True story about the murders of the Osage Indians in Oklahoma for their oil rights, and how this case helped support the creation of the FBI. The story is disturbing in how the Osage's neighbors and local elected officials systematically took advantage of these people and for scores, possibly hundreds, it even cost them their lives. Makes one embarrassed to call yourself a human. For so many people to be in on this, for so many people to think nothing of oppressing people and feeling their lives were worthless is really a sad account for the human race. That said, I really didn't find the book as highly rated as many people. The story was pretty predictable (sad considering it is non-fiction) and in the end there was no definitive conspiracy that tied it all up, just speculation of the complicity of an entire state. The conclusion is probably true, but the story still feels like a lot of conjecture and loose ends. ( )
  rayski | Sep 10, 2018 |
Showing 1-5 of 105 (next | show all)
De maand van de bloemendoder is een fascinerend en tegelijkertijd gruwelijk boek over de moordpartijen, discriminatie en uitbuiting van Osage indianen aan het begin van de 20e eeuw in Oklahoma. Nadat de Osage, zoals zoveel indianen in de Verenigde Staten, waren verjaagd naar een reservaat in Oklahoma, bleek hier olie gevonden te worden. Hierdoor werden de Osage opeens rijk. Echter dit betekende ook uitbuiting, discriminatie en vele moordpartijen. David Grann is jarenlang bezig geweest met onderzoek naar misstanden die plaatsvonden en De maand van de bloemendoder is het zeer boeiende eindresultaat hiervan...lees verder >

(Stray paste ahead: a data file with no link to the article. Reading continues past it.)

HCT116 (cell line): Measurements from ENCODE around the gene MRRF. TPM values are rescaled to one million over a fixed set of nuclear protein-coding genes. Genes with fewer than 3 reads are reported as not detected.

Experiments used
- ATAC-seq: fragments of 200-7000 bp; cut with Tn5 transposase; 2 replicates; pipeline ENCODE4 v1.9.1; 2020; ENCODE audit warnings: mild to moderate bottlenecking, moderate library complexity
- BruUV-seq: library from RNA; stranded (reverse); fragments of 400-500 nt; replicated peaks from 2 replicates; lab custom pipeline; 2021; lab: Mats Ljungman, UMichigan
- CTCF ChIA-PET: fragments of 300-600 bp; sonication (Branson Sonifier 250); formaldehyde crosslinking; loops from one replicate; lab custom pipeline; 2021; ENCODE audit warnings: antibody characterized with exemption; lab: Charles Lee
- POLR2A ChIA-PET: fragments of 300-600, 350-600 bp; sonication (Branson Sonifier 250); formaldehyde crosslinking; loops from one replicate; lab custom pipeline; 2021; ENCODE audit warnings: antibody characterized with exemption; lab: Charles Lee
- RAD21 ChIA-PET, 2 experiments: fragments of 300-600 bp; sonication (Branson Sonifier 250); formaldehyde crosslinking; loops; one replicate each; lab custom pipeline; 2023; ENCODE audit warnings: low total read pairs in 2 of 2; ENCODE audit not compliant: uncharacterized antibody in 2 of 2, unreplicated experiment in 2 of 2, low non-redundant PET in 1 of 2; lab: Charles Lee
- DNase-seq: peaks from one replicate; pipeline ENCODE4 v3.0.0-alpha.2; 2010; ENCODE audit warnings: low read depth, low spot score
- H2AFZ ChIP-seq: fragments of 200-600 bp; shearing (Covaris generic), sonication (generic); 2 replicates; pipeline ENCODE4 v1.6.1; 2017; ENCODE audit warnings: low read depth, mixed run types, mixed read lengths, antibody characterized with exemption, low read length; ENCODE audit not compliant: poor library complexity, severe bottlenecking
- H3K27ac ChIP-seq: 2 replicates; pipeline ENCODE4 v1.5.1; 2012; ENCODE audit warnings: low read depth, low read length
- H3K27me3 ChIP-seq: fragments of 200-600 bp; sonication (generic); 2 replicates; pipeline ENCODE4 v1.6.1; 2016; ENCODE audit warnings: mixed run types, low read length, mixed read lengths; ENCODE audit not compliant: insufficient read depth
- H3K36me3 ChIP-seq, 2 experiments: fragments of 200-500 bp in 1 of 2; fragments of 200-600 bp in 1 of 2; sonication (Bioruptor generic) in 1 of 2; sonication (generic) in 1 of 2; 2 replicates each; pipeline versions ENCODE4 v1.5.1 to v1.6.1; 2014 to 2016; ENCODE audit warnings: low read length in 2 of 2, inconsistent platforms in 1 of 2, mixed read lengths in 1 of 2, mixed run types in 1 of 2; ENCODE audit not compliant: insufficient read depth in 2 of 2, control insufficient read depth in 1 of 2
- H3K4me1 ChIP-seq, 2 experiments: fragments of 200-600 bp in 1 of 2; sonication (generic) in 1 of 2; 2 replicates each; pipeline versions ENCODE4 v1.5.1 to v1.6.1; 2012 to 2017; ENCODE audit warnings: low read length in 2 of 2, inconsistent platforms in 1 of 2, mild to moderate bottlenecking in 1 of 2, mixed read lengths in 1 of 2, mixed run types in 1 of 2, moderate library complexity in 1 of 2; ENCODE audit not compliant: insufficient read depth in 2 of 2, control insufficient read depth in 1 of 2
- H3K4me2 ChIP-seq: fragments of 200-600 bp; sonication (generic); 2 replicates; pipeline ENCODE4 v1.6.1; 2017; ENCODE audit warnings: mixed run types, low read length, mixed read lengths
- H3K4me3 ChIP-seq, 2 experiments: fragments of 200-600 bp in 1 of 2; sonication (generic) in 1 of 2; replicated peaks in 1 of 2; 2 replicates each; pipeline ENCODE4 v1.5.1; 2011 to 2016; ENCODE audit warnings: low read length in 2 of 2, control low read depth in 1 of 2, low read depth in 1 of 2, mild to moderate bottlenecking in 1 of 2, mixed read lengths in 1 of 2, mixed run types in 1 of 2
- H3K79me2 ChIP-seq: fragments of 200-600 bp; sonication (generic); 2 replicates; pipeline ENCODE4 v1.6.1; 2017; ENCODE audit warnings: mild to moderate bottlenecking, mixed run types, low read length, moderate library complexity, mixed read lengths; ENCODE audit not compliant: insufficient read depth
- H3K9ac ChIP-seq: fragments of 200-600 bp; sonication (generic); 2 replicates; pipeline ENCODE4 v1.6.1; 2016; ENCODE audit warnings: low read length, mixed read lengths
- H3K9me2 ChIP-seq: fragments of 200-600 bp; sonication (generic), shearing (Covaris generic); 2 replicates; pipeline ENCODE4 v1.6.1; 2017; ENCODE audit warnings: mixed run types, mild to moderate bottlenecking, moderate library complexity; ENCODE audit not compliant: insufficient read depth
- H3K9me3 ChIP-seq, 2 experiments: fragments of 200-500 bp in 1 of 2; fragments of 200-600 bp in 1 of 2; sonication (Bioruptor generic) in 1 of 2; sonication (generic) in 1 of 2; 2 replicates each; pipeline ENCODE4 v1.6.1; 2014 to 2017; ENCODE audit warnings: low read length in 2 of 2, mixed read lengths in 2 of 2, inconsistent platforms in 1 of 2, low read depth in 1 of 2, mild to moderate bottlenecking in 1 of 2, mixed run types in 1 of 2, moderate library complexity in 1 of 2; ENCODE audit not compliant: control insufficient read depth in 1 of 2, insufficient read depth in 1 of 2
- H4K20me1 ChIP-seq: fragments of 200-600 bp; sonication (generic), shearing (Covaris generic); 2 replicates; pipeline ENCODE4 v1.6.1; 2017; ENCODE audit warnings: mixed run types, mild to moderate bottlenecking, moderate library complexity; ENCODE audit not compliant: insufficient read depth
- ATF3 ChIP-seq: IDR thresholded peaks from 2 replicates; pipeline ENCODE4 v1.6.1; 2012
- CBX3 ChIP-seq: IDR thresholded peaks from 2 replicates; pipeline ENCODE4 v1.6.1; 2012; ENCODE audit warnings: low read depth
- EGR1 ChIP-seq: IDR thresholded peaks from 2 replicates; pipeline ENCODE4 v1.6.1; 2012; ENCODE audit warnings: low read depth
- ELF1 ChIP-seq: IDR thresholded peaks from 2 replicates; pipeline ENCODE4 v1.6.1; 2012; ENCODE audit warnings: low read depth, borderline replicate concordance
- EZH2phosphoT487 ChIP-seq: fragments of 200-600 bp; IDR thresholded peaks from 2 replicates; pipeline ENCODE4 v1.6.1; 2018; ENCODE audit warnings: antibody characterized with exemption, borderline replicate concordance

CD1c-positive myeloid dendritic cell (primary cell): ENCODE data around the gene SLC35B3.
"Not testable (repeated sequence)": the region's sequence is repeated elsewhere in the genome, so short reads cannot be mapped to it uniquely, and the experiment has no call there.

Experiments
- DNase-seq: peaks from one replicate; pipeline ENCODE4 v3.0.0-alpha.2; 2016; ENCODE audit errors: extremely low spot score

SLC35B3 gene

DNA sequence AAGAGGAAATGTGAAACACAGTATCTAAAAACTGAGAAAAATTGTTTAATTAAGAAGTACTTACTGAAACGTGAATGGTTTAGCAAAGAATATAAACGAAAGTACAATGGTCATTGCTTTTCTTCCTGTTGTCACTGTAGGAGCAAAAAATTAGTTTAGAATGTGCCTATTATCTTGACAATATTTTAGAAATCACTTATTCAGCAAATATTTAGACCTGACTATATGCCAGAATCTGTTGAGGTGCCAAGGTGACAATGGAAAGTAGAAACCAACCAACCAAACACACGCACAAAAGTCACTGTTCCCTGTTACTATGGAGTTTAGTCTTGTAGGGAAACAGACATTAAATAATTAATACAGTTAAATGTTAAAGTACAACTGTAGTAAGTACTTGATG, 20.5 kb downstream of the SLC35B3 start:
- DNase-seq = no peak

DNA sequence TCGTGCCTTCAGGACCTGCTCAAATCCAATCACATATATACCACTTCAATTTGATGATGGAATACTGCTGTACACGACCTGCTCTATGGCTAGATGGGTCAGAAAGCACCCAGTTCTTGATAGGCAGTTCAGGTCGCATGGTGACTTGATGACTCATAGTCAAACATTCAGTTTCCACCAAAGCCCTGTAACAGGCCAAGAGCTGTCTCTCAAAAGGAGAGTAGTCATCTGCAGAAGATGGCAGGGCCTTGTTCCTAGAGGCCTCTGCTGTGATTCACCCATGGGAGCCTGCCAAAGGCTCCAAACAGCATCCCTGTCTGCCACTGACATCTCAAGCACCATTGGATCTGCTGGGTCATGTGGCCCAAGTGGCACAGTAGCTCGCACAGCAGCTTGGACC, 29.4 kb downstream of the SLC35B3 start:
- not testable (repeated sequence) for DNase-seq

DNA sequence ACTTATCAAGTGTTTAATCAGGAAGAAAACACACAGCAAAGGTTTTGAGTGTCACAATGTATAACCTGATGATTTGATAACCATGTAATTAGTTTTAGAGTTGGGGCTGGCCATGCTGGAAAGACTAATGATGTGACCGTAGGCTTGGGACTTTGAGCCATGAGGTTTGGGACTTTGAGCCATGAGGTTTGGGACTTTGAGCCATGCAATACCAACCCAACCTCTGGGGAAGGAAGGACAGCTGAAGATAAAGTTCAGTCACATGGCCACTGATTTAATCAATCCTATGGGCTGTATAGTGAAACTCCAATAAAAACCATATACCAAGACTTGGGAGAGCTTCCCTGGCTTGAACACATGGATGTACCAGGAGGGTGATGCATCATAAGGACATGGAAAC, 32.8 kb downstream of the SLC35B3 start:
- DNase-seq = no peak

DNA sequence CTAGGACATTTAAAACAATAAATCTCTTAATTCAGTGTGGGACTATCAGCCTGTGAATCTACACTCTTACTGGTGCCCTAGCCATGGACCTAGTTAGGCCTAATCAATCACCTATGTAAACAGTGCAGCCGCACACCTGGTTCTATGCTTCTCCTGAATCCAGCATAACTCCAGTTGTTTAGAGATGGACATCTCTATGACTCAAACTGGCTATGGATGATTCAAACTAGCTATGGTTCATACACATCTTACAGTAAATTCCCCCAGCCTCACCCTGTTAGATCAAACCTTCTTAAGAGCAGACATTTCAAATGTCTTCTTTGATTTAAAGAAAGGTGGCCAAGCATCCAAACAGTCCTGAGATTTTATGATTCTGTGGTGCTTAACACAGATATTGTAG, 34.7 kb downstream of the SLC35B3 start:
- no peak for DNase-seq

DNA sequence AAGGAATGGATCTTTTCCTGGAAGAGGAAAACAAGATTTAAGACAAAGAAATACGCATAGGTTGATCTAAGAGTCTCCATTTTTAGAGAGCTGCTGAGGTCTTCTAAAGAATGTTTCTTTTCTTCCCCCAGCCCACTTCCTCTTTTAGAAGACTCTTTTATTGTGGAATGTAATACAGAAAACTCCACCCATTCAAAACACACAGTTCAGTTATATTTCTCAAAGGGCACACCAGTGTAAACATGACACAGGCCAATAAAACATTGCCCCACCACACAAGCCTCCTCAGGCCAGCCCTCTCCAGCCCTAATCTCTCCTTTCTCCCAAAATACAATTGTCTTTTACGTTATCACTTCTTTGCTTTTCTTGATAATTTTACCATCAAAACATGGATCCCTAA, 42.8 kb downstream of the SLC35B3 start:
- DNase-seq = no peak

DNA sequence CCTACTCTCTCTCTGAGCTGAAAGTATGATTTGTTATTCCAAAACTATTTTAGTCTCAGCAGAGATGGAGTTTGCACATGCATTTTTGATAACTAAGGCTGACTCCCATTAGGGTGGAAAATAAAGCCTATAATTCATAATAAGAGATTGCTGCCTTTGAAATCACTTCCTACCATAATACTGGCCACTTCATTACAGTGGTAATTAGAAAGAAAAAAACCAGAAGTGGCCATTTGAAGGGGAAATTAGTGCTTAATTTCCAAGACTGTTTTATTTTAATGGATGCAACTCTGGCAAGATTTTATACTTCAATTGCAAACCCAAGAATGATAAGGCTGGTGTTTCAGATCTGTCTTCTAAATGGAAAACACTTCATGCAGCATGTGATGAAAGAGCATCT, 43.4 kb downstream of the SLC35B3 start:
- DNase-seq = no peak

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David Grannprimary authorall editionscalculated
Ward, Jeffrey L.Cartographersecondary authorsome editionsconfirmed
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Epigraph
There had been no evil to mar that propitious night, because she had listened; there had been no voice of evil; no screech owl had quaveringly disturbed the stillness. She knew this because she had listened all night.
--John Joseph Mathews, Sundown
A conspiracy is everything that ordinary life is not. It's the inside game, cold, sure, undistracted, forever closed off to us. We are the flawed ones, the innocents, trying to make some rough sense of the daily jostle. Conspirators have a logic and a daring beyond our reach. All conspiracies are the same taut story of men who find coherence in some criminal act.  ---Don DeLillo, Libra
We have a few mouth-to-mouth tales; we exhume from old trunks and boxes and drawers letters without salutation or signature, in which men and women who once lived and breathed are now merely initials or nicknames out of some now incomprehensible affection which sound to us like Sanskrit or Chocktaw; we see dimly people, the people in whose living blood and seed we ourselves lay dormant and waiting, in this shadowy attenuation of time possessing now heroic proportions performing their acts of simple passion and simple violence, impervious to time and inexplicable. ---William Faulker, Absalom, Absalom!